Doug Paisley is having an identity crisis. When describing his sound, critics…
- Posted on Nov 5th 2010 12:30PM by Lonny Knapp
No Quarter Records
His recently released sophomore effort, 'Constant Companion,' is as familiar and formidable as the Prairie plains, and features guest turns by fellow Canucks Feist and the Band's Garth Hudson.
For Feist's contribution, she drops in and whispers her way into the listener's heart on the track 'Don't Make me Wait,' a he-said-she-said duet worthy of a Plant/Krauss cover. It's fitting to have her on hand as the two singers are members of Toronto's tight-knit musical community and have shared the stage on occasion. They are friends, but Paisley says he never took for granted that she would agree to appear on his record.
"It was a shot in the dark. But when you have the opportunity to have someone like that sing a duet with you, you have to ask," he tells Spinner.
Paisley describes Feist as a "very friendly, kind, and generally low-key person," but says that once the proverbial tape was rolling it became clear why she has become an international superstar.
"It's easy to forget what a powerhouse she is," he says. "In the studio she becomes this different being, and when you listen to the playback, you realize what sort of talent you are dealing with."
When asked to comment on the collaboration, Feist offered the following honeyed critique: "I love his songs and his way with words fits my life like a worn-in old shoe; you know, comfortable and familiar but helps me bound around and climb and leap, and ponder the things I've gotten too used to with fresh eyes. I was really proud to sing with Doug."
Paisley's other all-star collaborator, former member of the Band, Rock and Roll Hall of Famer, and musical mad scientist Garth Hudson, weaves inimitable and feverish keyboard lines on a number of tracks including lead-off single 'No One But You.'
As a member of the Band, Hudson backed up 'Rompin' Ronnie Hawkins and Bob Dylan before recording hits such as 'Up On Cripple Creek,' and 'The Weight.' It's been 34 years since the Band's legendary Last Waltz concert at San Francisco's Winterland Ballroom, but according to Paisley, despite many years out of the spotlight, Hudson's musical chops are in fine form.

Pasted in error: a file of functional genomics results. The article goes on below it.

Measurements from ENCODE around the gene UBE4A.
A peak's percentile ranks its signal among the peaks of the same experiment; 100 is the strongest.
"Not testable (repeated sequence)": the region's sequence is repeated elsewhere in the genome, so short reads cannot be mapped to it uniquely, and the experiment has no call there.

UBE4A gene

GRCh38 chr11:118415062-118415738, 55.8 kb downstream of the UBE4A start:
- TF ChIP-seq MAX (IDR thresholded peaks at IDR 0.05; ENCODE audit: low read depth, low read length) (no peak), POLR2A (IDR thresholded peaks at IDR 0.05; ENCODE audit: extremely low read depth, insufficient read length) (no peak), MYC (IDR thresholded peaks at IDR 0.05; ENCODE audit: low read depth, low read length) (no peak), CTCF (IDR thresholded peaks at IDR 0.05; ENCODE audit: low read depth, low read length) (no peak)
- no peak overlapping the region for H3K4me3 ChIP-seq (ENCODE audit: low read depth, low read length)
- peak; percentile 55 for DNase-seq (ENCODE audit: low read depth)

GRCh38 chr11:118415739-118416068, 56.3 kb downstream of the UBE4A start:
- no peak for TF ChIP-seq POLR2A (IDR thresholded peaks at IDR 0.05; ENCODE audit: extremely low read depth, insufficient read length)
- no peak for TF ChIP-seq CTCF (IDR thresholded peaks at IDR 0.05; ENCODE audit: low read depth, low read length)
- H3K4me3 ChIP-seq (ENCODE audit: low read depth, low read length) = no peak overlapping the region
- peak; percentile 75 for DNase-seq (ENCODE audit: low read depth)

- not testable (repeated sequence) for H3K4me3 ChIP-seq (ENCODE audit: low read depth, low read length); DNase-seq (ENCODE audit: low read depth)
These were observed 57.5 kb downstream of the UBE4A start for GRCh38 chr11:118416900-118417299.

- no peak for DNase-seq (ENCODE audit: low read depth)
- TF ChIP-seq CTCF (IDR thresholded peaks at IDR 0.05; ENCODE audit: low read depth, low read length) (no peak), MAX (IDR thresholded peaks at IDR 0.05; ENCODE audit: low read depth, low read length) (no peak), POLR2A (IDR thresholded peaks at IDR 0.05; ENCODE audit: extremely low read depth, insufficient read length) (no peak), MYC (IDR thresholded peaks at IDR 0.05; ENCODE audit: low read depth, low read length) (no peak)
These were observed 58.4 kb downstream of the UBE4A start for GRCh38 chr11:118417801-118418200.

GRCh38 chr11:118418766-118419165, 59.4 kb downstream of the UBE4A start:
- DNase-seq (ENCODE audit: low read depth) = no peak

'He literally came into the sessions, sat down, read the chart, and nailed it,' he says.
Paisley, who admits that he's huge fan of the Band, said that working with the a musical hero was both an "honour and a milestone," and credits the veteran for inspiring the recording sessions.
"Having the presence of that kind of player really invigorates the rests of the band; everyone was that much more excited, and he helped us capture really special performances," he says.
Hudson, on the other hand, had never heard of Doug Paisley, but agreed to the session after receiving a glowing recommendation from mutual friend, producer Daniel Lanois. In the era of Auto-Tune, he applauds Paisley for capturing authentic performances live off the floor.
"Doug is a great songwriter, a helluva guitar player, and a real musician. We just got together in a room and played, I don't think there were a lot of overdubs," he says.
In turn, Hudson, now in his 70s, believes playing with younger musician like Paisley keeps him sharp. He compliments Paisley's vigour and talent, and says the collaboration left him reminiscing about his salad years.
'He's got the fire and you can hear the hunger in Doug's voice," he says. "I feed off that enthusiasm; it reminds me of how I once was."
Paisley is the type of low-profile artist that sets critics to raving and fellow musician's tongues to wagging.
In 2008, the UK's MOJO magazine included his self-titled debut in its Best of the Year list, and his sophomore album is already receiving glowing reviews.
Despite critical acclaim and accolades from established musicians, Paisley remains relatively unknown. The collaborations with Feist and Hudson on his excellent sophomore album are helping to create a buzz, though, and upcoming tours lined up in the US and Canada should also increase his exposure.
For now, Paisley says he's well aware of his station.
"Things have moved forward right now, but I'm nowhere near the level where I have to un-list my phone number," he joked.